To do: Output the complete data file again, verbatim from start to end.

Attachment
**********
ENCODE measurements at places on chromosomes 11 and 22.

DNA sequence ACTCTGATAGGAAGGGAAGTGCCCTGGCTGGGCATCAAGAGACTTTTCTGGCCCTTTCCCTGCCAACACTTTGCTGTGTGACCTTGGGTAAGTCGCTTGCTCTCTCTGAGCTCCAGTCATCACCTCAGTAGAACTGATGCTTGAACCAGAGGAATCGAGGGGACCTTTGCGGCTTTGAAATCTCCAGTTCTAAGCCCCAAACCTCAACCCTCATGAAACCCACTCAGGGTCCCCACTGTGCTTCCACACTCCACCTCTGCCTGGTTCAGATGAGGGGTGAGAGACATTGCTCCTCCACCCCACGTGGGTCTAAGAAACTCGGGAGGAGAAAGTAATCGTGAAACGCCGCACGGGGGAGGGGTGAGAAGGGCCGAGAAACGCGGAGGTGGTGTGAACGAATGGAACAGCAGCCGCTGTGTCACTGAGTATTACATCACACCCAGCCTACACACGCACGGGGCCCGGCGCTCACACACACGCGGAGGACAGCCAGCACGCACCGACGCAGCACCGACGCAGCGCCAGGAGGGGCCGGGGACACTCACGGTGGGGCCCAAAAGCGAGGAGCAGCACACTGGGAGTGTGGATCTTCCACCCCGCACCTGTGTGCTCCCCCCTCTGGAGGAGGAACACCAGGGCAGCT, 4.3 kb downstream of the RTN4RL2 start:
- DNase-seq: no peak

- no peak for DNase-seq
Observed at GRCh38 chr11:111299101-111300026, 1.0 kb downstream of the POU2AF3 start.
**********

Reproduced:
ENCODE measurements at places on chromosomes 11 and 22.

DNA sequence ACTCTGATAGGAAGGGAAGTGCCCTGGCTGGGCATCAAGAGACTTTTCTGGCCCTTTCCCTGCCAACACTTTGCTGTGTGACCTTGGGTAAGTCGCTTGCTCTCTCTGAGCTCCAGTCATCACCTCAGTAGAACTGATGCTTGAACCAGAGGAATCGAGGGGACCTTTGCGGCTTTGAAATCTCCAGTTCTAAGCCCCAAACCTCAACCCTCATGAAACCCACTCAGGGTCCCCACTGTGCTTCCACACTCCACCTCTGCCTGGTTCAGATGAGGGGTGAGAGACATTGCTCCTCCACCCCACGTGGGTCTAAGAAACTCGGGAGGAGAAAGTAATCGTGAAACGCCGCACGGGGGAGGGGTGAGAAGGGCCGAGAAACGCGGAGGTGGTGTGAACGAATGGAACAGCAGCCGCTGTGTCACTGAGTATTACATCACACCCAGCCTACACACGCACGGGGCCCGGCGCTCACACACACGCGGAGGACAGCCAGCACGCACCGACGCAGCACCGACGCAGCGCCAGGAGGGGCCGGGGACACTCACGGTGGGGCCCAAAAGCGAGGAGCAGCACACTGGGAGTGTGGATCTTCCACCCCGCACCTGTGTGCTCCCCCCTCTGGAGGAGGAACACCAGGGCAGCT, 4.3 kb downstream of the RTN4RL2 start:
- DNase-seq: no peak

- no peak for DNase-seq
Observed at GRCh38 chr11:111299101-111300026, 1.0 kb downstream of the POU2AF3 start.